Last word on the making of M. & Co

Macmillan
December 12, 2003

For the fledgling academic specialism of publishing history, the house of Macmillan presents a model case study. The history of M. & Co (we are reminded in this volume that, within the company, the firm was never known as Macmillan) offers a paradigm of many of the key developments in the history of the British publishing industry as a whole since the mid-19th century.

Typically, the small family firm moved into publishing after initially dealing as booksellers, helping over the years both to serve and to cultivate a hugely expanding readership in this country. The history charts an archetypal cycle of shifting attitudes towards books encompassing veneration, earnest altruism and a more commercially utilitarian respect for a marketable and profitable commodity.

The Macmillan story highlights many of the changing tastes in reading and the evolution of different book-buying markets, while revealing the development of the various marketing tools and techniques that were used to influence tastes and to exploit growing markets. Above all else, it is a representative tale of the attempts of a family to maintain editorial and administrative control over its publishing business; more tenacious and more enduring than many such families, Macmillan and the Macmillans survived as more than just an imprint name until the most recent conglomerative times.

It is not often that the publishing historian is offered such a complete story, nor, moreover, one for which so much primary documentation survives. In her introduction to Macmillan: A Publishing Tradition , Elizabeth James reveals how close Macmillan's vast accumulation of correspondence, ledgers and other back-office materials came to dispersal when the company relocated its supply and distribution operations to Basingstoke in the mid-1960s. Mercifully, the files are now safely housed in the British Library: 2,200 carefully organised volumes composing, as Warwick Gould described in The Times Literary Supplement in 1990, "the finest publisher's archive in the world".

The immense potential value of this archive, together with the smaller collections of Macmillan correspondence held at the University of Reading and the Berg Collection at the New York Public Library, is clear from the work of each of the contributors to this collection of conference papers and essays. It is a wide-ranging group, including academics from English departments in Britain, North America and India, specialists in the history of the book, librarians past and present and former Macmillan publishers.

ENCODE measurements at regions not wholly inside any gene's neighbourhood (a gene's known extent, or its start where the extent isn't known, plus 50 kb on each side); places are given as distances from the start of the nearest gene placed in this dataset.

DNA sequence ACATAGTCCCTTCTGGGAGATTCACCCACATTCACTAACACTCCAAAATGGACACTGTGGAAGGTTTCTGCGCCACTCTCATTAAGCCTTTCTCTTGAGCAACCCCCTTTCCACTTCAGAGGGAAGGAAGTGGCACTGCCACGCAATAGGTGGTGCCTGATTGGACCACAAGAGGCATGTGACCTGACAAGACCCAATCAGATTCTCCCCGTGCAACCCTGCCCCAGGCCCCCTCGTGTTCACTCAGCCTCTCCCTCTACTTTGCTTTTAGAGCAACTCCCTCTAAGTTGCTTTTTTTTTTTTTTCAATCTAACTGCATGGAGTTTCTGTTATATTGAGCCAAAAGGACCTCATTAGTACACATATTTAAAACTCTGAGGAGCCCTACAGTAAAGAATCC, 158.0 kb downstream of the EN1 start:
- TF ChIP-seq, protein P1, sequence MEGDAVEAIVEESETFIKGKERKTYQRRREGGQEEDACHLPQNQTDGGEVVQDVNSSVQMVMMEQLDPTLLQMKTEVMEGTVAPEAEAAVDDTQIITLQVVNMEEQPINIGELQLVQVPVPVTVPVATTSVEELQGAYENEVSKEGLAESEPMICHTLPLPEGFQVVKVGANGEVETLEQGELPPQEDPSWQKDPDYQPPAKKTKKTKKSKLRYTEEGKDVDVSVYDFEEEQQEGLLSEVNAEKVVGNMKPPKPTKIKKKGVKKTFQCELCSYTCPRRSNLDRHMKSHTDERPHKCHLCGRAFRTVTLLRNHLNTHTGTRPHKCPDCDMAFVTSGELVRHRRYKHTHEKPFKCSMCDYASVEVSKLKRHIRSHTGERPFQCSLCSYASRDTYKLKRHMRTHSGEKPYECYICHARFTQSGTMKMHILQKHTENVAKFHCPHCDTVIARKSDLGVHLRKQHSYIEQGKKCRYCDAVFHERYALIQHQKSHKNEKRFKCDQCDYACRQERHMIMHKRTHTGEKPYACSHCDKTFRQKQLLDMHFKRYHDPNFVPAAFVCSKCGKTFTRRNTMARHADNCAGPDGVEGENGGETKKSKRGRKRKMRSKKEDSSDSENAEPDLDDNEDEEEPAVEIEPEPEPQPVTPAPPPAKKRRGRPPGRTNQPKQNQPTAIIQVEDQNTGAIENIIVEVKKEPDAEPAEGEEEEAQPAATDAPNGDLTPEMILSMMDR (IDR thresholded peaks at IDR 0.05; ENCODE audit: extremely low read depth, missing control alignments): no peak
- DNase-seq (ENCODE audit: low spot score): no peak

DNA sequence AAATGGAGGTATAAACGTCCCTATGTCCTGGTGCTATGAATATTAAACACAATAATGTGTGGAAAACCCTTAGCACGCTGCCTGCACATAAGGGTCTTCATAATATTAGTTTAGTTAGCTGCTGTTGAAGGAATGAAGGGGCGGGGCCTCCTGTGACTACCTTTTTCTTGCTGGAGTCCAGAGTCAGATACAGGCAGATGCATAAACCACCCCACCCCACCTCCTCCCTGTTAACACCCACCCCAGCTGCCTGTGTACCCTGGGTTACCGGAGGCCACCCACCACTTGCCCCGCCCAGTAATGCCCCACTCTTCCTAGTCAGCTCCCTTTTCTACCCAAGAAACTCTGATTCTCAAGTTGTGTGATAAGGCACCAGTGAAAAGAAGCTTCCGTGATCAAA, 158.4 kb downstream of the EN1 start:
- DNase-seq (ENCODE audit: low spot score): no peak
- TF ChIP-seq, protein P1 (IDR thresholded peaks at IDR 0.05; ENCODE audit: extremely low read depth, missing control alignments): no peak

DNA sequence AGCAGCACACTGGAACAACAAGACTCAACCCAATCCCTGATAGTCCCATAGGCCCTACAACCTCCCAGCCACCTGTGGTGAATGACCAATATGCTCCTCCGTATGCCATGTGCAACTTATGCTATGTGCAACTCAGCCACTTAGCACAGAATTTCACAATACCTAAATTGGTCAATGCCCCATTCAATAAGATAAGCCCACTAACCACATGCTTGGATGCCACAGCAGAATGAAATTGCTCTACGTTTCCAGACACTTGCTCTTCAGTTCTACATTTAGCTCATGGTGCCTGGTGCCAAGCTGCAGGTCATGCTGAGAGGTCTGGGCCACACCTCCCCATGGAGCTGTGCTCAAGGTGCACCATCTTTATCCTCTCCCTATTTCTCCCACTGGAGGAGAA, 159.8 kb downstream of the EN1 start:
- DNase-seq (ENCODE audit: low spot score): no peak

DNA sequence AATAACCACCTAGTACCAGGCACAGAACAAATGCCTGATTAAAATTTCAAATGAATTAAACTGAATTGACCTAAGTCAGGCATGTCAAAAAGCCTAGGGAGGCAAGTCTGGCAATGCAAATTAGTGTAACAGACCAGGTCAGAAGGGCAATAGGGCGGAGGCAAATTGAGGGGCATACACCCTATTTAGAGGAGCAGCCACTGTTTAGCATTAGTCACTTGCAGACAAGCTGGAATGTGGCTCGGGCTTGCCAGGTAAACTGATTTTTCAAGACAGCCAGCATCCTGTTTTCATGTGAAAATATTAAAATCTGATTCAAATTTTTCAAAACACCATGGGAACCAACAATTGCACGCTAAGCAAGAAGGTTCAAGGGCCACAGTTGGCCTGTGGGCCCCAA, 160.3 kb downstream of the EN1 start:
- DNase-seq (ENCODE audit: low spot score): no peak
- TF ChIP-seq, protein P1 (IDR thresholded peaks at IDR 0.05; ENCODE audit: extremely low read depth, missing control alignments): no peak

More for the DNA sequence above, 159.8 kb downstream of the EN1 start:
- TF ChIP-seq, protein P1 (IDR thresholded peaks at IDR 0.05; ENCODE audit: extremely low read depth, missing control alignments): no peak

Their combined contributions exhibit the versatility of scholarship that a near-complete publisher's archive can enable. The range encompasses Simon Eliot's rigorously quantified analysis of Macmillan's output in the second half of the 19th century, studies of the relations between authors (Hardy, Tennyson, Keynes, W. B. Yeats, Matthew Arnold), their texts and their publishers, the work of a publisher of children's and illustrated books, and glances at Macmillan's international influence in India and the US.

The Macmillan novice would benefit from a little preparatory background study to get the most from this compilation - Richard Davenport-Hines' The Macmillans (1992), a discursive history of the family and its business, would be a good place to start. Above all else, the range of the scrupulously researched individual elements of Macmillan is a fine indicator of the diverse directions of analysis and interpretation being developed by scholars of publishing history. And Nicolas Barker's closing shot is an elegant reminder of the evocative value of personal recollection, and of the fact that we should not lose sight of the personalities behind the statistics.

Christopher Phipps is reader services librarian, London Library.

Macmillan: A Publishing Tradition

Editor - Elizabeth James
Publisher - Palgrave Macmillan
Pages - 3
Price - £55.00
ISBN - 0 333 73517 X

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